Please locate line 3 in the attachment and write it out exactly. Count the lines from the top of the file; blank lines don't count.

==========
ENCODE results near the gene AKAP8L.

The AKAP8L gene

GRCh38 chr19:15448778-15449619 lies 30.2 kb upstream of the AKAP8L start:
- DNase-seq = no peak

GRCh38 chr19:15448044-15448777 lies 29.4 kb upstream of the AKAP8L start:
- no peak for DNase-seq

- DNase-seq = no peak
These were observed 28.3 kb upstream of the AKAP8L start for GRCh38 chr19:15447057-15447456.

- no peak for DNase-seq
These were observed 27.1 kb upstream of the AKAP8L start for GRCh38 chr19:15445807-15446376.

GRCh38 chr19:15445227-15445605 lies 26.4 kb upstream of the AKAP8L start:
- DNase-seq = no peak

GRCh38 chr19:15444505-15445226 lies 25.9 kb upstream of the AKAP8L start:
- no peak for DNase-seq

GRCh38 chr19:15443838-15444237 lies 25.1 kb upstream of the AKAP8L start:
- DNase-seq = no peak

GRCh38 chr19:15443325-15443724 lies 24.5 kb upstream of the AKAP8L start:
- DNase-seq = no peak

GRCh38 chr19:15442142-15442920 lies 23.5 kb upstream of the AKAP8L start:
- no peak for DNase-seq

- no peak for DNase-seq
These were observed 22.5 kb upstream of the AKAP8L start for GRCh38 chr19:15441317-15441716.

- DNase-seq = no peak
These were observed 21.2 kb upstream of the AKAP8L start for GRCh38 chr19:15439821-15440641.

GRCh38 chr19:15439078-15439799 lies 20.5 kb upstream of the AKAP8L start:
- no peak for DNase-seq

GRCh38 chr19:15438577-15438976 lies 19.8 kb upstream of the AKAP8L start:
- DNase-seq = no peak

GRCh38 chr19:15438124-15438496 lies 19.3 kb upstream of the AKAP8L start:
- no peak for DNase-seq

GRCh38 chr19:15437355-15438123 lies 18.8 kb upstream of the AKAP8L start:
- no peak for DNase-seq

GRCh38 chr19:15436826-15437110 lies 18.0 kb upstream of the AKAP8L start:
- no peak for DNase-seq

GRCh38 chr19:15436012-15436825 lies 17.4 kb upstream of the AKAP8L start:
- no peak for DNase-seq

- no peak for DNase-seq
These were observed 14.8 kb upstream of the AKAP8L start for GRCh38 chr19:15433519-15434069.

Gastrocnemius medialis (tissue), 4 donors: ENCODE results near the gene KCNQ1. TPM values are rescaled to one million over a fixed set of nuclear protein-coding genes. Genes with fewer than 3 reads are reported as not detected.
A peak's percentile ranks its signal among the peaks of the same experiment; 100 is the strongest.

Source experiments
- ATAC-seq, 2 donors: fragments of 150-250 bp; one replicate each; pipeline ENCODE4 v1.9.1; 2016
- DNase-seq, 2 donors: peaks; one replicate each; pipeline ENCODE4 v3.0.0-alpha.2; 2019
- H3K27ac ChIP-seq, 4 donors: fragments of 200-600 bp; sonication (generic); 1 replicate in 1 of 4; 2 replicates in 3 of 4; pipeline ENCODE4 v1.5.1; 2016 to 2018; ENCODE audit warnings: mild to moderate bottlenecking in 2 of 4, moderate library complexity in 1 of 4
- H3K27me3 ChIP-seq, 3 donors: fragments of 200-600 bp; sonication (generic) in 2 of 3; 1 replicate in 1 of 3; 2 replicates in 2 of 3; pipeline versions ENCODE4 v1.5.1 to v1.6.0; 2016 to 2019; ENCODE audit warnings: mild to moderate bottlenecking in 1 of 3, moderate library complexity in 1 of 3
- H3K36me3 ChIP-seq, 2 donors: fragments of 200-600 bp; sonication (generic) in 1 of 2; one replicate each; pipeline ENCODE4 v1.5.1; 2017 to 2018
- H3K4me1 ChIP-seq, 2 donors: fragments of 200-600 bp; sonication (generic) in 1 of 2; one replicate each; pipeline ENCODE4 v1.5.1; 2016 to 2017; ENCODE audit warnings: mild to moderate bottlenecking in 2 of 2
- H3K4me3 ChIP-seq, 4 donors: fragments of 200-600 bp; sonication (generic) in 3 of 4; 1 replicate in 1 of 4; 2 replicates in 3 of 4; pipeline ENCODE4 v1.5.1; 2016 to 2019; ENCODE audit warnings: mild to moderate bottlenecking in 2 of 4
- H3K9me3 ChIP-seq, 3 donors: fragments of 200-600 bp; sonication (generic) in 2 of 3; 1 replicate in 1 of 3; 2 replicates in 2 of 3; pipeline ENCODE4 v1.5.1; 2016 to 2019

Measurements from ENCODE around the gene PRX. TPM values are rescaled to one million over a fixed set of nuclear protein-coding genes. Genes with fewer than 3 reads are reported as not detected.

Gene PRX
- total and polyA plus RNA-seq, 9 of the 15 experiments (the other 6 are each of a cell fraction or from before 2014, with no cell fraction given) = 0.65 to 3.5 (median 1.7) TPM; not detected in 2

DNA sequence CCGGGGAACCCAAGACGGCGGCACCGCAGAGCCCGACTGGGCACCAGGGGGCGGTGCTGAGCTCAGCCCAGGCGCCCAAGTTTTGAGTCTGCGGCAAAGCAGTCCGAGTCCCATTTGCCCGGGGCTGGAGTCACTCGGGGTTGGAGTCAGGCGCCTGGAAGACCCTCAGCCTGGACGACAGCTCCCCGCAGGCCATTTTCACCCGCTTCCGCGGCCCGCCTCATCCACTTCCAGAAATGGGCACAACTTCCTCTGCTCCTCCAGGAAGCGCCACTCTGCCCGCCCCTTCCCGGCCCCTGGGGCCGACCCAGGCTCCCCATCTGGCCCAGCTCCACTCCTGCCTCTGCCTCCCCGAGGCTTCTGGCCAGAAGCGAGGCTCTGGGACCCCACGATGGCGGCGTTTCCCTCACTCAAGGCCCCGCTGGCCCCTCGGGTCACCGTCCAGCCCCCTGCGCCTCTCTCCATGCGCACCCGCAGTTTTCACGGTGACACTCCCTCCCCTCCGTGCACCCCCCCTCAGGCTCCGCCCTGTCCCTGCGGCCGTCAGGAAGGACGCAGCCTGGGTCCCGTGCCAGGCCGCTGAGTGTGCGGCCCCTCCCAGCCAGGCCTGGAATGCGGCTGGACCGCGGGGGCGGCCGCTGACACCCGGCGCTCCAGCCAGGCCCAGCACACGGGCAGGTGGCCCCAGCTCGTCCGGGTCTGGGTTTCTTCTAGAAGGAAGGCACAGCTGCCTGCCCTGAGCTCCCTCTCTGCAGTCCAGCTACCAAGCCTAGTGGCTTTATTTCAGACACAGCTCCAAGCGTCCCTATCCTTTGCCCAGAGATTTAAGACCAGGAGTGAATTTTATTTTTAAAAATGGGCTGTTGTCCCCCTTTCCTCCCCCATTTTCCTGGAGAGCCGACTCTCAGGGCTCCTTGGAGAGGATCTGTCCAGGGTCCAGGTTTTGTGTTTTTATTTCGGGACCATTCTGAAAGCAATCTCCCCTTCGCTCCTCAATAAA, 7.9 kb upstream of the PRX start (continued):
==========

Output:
GRCh38 chr19:15448778-15449619 lies 30.2 kb upstream of the AKAP8L start: